I’ve learned how to respectfully turn men down when they express interest in me. Now, I know it’s okay (and actually very healthy) that I don’t respond to every message, or continually reply to every single message.

When my friends ask me to hang out, I wait for a second and see how I feel. If I truly feel that hanging out isn’t in my best interest for whatever reason, I know that they’ll give me the same grace and understanding that I’d give to them.

I’m learning to acknowledge my thoughts, feelings, and experiences instead of dismissing them.

The mask I wore subconsciously made me invalidate my thoughts, feelings, and experiences. Because I learned to pick up on things like social cues and body language by observing them in others, I learned to believe that other people were always right, and I was always wrong.

Looking back, I see how much I used to place other people on pedestals. I only knew how to see what was right about them and what was wrong about me. This led to me constantly dismissing my thoughts and feelings.

For years, I never knew how to truly own my thoughts, feelings, and experiences. A huge part of my unmasking journey has been learning how to give myself space for all of that.

Now, if I’m feeling hurt, I admit that to myself. I acknowledge that the pain I feel is real to me. I don’t tell myself I’m too sensitive anymore.

Before, I could rarely finish even the smallest of creative projects, because I could only see everything I thought that was ‘wrong’ about them. In the last year, I’ve finished more blog posts, art journal pages, vintage Putz houses, drawings, and other DIY projects than ever before.

These things might sound small. But after years of being intensely self-critical and feeling so broken, they’re everything to me. I appreciate every moment that I allow myself to experience my feelings and thoughts while holding space for them. For the first time in my life, I can finally see other people’s flaws, as well as my own strengths.. and now I know that my thoughts and feelings are just as valid as theirs’ are.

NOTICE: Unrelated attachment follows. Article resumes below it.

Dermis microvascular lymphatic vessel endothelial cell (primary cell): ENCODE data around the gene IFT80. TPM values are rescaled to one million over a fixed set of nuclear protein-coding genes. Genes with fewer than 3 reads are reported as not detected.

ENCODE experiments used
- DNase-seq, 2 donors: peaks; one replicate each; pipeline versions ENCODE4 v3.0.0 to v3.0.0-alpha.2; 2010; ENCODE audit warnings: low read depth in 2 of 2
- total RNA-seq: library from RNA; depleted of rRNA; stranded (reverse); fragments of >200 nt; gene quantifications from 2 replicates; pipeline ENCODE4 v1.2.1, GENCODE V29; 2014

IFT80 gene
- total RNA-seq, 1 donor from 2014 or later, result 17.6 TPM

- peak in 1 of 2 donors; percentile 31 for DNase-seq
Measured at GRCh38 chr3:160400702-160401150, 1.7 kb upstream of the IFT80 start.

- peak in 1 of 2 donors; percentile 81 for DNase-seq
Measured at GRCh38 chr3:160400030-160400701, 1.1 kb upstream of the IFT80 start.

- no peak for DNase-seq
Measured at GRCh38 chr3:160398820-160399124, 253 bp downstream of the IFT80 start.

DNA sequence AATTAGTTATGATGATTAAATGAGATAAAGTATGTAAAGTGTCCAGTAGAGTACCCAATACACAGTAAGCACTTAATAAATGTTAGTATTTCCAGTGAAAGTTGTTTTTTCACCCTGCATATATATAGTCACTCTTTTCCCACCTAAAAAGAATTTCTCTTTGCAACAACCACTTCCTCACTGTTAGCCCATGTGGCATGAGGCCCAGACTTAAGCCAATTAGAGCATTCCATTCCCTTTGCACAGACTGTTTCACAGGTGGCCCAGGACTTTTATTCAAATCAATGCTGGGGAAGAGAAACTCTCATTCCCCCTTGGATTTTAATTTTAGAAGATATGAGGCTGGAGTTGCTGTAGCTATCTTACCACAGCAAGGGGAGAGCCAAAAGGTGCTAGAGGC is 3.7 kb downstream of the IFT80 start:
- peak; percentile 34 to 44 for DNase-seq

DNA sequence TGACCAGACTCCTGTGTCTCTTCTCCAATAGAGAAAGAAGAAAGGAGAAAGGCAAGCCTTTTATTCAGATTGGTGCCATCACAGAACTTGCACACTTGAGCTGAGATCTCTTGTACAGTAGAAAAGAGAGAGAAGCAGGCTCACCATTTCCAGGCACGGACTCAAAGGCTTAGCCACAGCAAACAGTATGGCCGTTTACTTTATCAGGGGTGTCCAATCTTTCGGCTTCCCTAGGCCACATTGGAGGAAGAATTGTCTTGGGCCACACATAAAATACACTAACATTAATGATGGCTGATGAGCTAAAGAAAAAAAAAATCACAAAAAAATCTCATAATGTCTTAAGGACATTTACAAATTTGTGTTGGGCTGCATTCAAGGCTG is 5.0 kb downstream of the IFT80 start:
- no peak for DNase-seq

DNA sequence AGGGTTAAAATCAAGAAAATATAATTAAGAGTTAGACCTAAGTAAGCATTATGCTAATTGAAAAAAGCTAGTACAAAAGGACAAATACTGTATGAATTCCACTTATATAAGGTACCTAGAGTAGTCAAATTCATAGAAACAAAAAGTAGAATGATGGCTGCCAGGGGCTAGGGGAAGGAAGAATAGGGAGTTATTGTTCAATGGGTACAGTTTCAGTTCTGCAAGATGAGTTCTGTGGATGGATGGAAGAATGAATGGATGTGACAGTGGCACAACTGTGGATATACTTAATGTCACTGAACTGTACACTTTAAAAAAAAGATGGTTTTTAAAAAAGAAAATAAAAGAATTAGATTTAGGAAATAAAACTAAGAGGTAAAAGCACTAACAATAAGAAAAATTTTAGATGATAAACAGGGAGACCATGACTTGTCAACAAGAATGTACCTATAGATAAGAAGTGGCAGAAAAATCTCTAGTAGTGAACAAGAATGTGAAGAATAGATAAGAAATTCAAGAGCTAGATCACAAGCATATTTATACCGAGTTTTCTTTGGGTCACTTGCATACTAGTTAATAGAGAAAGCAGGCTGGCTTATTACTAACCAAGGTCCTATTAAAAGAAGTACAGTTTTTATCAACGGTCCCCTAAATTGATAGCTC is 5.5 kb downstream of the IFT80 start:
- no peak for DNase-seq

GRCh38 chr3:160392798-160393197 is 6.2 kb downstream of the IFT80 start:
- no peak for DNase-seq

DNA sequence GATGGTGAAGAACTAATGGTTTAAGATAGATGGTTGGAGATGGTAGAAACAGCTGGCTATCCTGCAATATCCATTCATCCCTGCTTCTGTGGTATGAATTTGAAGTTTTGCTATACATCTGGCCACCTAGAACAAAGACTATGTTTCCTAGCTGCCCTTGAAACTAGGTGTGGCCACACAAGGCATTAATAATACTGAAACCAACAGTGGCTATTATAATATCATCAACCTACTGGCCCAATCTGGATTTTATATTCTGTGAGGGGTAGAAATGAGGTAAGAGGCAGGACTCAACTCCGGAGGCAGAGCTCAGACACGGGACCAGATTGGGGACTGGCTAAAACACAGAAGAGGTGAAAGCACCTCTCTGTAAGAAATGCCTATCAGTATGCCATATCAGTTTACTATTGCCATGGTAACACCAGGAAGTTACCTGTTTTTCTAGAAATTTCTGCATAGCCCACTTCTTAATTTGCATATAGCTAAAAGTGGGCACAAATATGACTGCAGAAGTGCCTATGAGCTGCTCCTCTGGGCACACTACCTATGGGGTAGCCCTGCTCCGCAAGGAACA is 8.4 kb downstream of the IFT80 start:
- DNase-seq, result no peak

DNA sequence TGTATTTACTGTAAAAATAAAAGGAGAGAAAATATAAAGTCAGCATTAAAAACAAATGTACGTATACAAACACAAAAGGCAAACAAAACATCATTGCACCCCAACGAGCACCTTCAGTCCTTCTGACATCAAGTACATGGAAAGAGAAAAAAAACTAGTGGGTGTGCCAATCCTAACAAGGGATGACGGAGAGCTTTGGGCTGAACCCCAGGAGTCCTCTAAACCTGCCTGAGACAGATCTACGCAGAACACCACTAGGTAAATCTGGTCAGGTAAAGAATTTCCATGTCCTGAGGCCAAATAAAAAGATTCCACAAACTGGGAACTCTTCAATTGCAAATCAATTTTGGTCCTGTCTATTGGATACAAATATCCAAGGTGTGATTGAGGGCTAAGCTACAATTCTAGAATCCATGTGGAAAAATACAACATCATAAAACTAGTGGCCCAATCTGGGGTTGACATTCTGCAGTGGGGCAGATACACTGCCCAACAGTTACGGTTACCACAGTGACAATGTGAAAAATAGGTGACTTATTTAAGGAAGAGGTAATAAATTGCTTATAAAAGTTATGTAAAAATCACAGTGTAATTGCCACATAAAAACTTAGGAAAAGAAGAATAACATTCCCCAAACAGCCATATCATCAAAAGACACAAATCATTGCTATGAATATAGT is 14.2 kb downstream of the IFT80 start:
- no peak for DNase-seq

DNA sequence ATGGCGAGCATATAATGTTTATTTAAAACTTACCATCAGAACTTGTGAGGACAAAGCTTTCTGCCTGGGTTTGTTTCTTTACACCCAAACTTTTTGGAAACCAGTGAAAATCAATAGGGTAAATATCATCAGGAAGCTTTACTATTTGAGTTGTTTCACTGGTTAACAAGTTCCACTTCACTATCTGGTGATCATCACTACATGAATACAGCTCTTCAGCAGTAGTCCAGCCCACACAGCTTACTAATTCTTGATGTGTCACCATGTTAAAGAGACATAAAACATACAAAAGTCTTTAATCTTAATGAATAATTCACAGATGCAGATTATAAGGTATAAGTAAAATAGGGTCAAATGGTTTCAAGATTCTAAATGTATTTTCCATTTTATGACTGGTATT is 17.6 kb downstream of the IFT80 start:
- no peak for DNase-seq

I started owning my weird and finding beauty in being different.

Before I knew that I’m autistic, I thought I was okay with being different. I’d already accepted that I was super introverted, and I thought that explained a lot of why I felt so different. Since my teens, I’ve been super comfortable with wearing whatever kind of crazy vintage and thrifted clothing I felt like. I took pride in calling myself ‘the weird one’.

I guess I always wanted to be okay with being different. But deep down, I didn’t know how to actually do it.. Because, there were so many little parts of me that I couldn’t understand, that I now recognize as my autistic traits.

Like, why eye contact felt so painful and forced for me. Why I’m sometimes really awkward, why I’ve never enjoyed hugs, and why reciprocating affection to others feels so hard for me at times.

As much I wanted to be different, I still subconsciously struggled to accept these things about myself.

Now that I know I’m autistic, I finally see and understand myself for all of my differences. I know that it’s not wrong that I don’t really care for eye contact and hugs anymore, because I’ve accepted that those quirks are simply a different way of being.

Since fully embracing my autistic identity, I’ve been learning to ‘own my weird’. This is an ongoing process, and it’s such a beautiful one. For me, owning my weird means embracing all of the little things I’ve been learning not to judge myself for. Like, how I stim, how long it takes me to do most things, and how I sometimes struggle to verbalize my thoughts.

It also means giving myself grace and acceptance for all my awkward moments and social blunders around other people. Remembering that it’s okay to stumble and let them see my struggle.. and that doing so is actually really vulnerable and beautiful.

Conclusion

Wherever you are in your unmasking journey today, I hope this post has been an encouragement for you. Unmasking can feel a little scary, and it’s a lot of work – but it’s absolutely worth it all.

Finding self-love through unmasking takes time. It’s definitely not an overnight process, so don’t beat yourself up if it’s taking you a while. Trust the process you’re in, and enjoy it.. and know that as you continually unmask, you’ll only experience deeper levels of self-love.

I wanted to thank Katie for writing such a wonderful insightful post which I know will support and guide so many. You can follow Katie on social media @weirdsensitivecreatures!